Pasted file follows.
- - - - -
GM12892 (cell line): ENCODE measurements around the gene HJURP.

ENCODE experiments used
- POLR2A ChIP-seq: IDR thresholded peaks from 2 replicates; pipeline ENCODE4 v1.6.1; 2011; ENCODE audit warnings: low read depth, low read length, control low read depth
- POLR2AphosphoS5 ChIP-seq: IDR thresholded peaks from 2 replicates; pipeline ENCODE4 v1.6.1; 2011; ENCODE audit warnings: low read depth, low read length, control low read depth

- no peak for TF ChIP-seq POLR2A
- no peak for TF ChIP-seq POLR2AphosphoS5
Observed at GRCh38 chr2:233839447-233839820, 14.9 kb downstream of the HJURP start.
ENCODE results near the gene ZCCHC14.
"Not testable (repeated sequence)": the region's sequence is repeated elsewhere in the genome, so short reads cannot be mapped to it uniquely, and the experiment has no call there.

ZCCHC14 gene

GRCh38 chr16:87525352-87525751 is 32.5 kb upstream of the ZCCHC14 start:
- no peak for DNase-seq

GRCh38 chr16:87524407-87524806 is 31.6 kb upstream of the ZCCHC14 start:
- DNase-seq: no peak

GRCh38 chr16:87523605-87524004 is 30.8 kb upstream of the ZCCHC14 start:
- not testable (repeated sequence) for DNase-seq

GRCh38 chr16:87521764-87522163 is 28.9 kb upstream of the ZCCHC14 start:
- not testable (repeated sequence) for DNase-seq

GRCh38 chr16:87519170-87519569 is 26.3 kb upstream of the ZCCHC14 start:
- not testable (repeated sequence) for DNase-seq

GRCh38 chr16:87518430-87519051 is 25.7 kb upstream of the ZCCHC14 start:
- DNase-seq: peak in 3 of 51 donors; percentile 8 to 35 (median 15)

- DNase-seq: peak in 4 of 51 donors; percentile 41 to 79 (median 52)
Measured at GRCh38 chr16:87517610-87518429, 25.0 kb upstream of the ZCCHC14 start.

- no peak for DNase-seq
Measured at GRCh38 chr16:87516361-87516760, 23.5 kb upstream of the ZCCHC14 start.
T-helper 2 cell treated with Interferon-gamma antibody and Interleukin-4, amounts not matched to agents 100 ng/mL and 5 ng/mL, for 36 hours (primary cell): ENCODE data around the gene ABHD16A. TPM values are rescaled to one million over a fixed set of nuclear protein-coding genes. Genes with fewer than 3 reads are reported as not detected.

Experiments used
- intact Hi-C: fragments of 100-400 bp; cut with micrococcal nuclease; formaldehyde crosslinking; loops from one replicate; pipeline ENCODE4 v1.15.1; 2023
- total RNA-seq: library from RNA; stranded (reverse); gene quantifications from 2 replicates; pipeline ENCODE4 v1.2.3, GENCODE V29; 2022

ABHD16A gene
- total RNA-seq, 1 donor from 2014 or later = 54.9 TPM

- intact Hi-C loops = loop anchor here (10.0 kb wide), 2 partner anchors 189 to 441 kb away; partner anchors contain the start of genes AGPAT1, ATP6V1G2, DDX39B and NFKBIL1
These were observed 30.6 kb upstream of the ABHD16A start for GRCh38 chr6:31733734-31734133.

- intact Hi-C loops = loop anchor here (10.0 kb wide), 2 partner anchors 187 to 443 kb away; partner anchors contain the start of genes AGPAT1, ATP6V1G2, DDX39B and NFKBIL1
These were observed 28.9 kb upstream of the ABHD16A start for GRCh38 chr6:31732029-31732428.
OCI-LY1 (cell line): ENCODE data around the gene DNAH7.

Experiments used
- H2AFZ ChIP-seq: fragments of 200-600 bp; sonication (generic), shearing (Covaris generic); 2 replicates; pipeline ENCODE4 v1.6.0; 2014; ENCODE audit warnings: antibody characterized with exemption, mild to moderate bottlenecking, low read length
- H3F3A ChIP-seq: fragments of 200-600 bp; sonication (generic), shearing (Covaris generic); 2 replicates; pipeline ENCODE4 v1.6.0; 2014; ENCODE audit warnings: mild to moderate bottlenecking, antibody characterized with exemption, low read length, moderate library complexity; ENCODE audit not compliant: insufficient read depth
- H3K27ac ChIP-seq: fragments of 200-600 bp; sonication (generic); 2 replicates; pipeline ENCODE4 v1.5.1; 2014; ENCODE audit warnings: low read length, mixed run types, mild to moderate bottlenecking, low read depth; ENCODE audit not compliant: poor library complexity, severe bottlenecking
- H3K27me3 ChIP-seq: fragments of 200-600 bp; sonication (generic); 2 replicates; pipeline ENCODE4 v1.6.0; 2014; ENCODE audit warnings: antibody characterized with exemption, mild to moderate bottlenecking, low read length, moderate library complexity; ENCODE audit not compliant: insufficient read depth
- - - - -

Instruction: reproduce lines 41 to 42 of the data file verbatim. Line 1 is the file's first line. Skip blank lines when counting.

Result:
- H3K27ac ChIP-seq: fragments of 200-600 bp; sonication (generic); 2 replicates; pipeline ENCODE4 v1.5.1; 2014; ENCODE audit warnings: low read length, mixed run types, mild to moderate bottlenecking, low read depth; ENCODE audit not compliant: poor library complexity, severe bottlenecking
- H3K27me3 ChIP-seq: fragments of 200-600 bp; sonication (generic); 2 replicates; pipeline ENCODE4 v1.6.0; 2014; ENCODE audit warnings: antibody characterized with exemption, mild to moderate bottlenecking, low read length, moderate library complexity; ENCODE audit not compliant: insufficient read depth